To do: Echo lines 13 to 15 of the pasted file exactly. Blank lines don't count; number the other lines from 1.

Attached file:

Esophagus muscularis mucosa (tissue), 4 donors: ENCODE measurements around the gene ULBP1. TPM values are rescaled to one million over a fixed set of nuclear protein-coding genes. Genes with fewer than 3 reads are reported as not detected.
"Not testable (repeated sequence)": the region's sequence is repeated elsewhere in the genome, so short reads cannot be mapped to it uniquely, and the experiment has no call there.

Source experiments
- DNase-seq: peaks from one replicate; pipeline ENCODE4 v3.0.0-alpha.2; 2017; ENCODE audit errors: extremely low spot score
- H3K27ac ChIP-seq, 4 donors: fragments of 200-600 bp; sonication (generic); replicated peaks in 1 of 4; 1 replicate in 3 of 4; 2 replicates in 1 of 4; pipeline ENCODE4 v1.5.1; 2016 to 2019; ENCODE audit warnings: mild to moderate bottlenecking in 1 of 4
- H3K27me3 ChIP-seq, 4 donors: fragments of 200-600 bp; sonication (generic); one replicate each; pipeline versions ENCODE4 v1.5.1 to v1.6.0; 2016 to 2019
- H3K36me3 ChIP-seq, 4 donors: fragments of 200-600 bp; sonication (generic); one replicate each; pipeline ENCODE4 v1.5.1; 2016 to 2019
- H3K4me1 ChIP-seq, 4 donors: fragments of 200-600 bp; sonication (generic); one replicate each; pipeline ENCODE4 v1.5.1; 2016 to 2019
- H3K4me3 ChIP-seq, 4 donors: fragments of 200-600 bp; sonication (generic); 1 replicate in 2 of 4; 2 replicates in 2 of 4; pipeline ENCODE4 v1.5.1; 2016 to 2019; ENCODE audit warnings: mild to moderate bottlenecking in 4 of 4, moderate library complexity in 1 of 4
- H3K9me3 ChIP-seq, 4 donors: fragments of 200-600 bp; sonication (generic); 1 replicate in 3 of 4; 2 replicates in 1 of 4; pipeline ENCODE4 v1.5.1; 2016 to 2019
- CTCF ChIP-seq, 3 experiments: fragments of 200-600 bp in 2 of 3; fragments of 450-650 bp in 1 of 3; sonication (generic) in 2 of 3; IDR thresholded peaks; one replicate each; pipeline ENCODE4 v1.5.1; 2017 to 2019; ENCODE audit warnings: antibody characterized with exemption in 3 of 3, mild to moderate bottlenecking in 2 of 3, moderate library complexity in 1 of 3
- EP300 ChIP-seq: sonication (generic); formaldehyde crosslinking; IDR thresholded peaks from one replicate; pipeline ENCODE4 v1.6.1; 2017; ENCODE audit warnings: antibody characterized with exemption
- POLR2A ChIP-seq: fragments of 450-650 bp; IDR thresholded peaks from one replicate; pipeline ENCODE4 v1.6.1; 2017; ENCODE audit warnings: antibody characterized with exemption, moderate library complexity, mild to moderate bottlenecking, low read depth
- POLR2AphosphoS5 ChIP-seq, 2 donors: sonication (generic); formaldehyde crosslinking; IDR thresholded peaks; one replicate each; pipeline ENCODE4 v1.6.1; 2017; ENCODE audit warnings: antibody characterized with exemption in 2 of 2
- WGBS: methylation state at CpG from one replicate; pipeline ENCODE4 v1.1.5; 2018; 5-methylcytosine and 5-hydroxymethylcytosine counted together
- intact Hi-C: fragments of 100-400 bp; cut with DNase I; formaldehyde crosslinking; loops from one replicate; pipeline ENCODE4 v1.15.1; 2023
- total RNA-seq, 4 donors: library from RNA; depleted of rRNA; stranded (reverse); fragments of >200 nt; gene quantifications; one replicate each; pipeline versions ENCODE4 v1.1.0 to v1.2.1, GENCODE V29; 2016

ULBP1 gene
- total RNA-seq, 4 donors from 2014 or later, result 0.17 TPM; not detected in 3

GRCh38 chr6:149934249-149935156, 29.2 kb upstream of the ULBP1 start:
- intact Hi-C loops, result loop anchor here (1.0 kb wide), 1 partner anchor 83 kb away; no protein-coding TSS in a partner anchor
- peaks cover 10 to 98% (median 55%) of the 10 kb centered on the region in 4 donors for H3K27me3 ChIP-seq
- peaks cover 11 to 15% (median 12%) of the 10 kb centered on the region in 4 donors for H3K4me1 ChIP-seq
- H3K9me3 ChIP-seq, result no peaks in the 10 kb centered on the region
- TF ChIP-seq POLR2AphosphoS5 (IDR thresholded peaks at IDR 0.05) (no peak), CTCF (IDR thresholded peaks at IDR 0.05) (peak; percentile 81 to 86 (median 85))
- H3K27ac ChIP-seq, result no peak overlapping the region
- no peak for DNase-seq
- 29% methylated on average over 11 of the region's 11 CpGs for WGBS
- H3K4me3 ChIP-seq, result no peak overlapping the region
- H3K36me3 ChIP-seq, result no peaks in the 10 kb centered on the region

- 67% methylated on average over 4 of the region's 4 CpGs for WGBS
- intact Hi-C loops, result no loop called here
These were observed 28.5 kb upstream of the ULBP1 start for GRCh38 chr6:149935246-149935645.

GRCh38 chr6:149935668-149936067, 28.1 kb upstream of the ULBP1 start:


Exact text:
- POLR2A ChIP-seq: fragments of 450-650 bp; IDR thresholded peaks from one replicate; pipeline ENCODE4 v1.6.1; 2017; ENCODE audit warnings: antibody characterized with exemption, moderate library complexity, mild to moderate bottlenecking, low read depth
- POLR2AphosphoS5 ChIP-seq, 2 donors: sonication (generic); formaldehyde crosslinking; IDR thresholded peaks; one replicate each; pipeline ENCODE4 v1.6.1; 2017; ENCODE audit warnings: antibody characterized with exemption in 2 of 2
- WGBS: methylation state at CpG from one replicate; pipeline ENCODE4 v1.1.5; 2018; 5-methylcytosine and 5-hydroxymethylcytosine counted together